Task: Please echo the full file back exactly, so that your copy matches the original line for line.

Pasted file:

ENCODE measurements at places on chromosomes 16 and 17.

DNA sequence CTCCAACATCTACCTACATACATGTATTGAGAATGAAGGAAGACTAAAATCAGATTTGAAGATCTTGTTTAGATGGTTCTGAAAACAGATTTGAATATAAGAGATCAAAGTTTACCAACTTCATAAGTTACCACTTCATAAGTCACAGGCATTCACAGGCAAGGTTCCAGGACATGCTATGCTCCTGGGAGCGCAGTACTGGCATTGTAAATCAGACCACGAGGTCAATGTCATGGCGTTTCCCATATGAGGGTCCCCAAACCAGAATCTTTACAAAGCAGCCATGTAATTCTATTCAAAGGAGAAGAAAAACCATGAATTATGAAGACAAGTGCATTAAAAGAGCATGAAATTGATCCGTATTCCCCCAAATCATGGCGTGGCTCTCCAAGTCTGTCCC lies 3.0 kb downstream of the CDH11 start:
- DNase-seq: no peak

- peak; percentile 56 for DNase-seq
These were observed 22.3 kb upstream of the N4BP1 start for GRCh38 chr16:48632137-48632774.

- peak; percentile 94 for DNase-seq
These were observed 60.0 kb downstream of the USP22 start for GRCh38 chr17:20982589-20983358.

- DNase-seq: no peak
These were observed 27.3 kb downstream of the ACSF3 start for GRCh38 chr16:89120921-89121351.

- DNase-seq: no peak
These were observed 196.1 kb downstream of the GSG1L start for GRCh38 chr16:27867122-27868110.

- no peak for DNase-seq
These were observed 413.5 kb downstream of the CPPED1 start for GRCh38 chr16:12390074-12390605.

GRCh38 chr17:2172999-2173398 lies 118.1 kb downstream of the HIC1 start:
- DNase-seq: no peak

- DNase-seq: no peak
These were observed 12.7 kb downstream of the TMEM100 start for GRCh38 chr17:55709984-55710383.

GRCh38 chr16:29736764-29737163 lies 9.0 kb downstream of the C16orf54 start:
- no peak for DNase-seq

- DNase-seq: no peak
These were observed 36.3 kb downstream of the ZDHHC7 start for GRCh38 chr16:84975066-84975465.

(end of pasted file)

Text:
ENCODE measurements at places on chromosomes 16 and 17.

DNA sequence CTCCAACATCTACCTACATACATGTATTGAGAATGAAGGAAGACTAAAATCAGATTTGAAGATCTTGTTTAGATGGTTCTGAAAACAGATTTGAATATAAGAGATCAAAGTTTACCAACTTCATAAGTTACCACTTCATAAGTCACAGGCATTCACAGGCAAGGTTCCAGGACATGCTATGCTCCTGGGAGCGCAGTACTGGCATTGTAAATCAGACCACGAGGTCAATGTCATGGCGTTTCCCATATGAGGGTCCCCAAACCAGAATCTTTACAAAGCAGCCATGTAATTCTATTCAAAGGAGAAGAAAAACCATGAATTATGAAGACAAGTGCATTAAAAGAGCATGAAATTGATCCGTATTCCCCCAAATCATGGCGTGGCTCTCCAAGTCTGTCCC lies 3.0 kb downstream of the CDH11 start:
- DNase-seq: no peak

- peak; percentile 56 for DNase-seq
These were observed 22.3 kb upstream of the N4BP1 start for GRCh38 chr16:48632137-48632774.

- peak; percentile 94 for DNase-seq
These were observed 60.0 kb downstream of the USP22 start for GRCh38 chr17:20982589-20983358.

- DNase-seq: no peak
These were observed 27.3 kb downstream of the ACSF3 start for GRCh38 chr16:89120921-89121351.

- DNase-seq: no peak
These were observed 196.1 kb downstream of the GSG1L start for GRCh38 chr16:27867122-27868110.

- no peak for DNase-seq
These were observed 413.5 kb downstream of the CPPED1 start for GRCh38 chr16:12390074-12390605.

GRCh38 chr17:2172999-2173398 lies 118.1 kb downstream of the HIC1 start:
- DNase-seq: no peak

- DNase-seq: no peak
These were observed 12.7 kb downstream of the TMEM100 start for GRCh38 chr17:55709984-55710383.

GRCh38 chr16:29736764-29737163 lies 9.0 kb downstream of the C16orf54 start:
- no peak for DNase-seq

- DNase-seq: no peak
These were observed 36.3 kb downstream of the ZDHHC7 start for GRCh38 chr16:84975066-84975465.